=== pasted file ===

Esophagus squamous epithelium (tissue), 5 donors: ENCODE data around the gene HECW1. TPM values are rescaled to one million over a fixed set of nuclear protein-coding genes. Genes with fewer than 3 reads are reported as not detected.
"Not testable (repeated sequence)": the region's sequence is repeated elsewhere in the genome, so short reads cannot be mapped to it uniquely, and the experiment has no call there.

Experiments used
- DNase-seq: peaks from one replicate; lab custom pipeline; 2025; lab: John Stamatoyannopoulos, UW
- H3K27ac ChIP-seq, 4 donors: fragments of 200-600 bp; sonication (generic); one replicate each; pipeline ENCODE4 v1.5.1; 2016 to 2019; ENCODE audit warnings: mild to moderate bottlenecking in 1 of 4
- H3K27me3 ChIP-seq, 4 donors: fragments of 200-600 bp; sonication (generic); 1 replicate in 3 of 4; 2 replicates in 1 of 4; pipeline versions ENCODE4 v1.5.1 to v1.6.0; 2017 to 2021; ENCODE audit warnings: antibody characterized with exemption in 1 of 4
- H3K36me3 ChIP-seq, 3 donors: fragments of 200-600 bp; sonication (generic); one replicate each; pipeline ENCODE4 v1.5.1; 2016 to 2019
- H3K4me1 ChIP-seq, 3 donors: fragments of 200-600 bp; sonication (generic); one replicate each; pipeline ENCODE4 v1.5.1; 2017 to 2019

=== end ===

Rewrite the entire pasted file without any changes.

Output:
Esophagus squamous epithelium (tissue), 5 donors: ENCODE data around the gene HECW1. TPM values are rescaled to one million over a fixed set of nuclear protein-coding genes. Genes with fewer than 3 reads are reported as not detected.
"Not testable (repeated sequence)": the region's sequence is repeated elsewhere in the genome, so short reads cannot be mapped to it uniquely, and the experiment has no call there.

Experiments used
- DNase-seq: peaks from one replicate; lab custom pipeline; 2025; lab: John Stamatoyannopoulos, UW
- H3K27ac ChIP-seq, 4 donors: fragments of 200-600 bp; sonication (generic); one replicate each; pipeline ENCODE4 v1.5.1; 2016 to 2019; ENCODE audit warnings: mild to moderate bottlenecking in 1 of 4
- H3K27me3 ChIP-seq, 4 donors: fragments of 200-600 bp; sonication (generic); 1 replicate in 3 of 4; 2 replicates in 1 of 4; pipeline versions ENCODE4 v1.5.1 to v1.6.0; 2017 to 2021; ENCODE audit warnings: antibody characterized with exemption in 1 of 4
- H3K36me3 ChIP-seq, 3 donors: fragments of 200-600 bp; sonication (generic); one replicate each; pipeline ENCODE4 v1.5.1; 2016 to 2019
- H3K4me1 ChIP-seq, 3 donors: fragments of 200-600 bp; sonication (generic); one replicate each; pipeline ENCODE4 v1.5.1; 2017 to 2019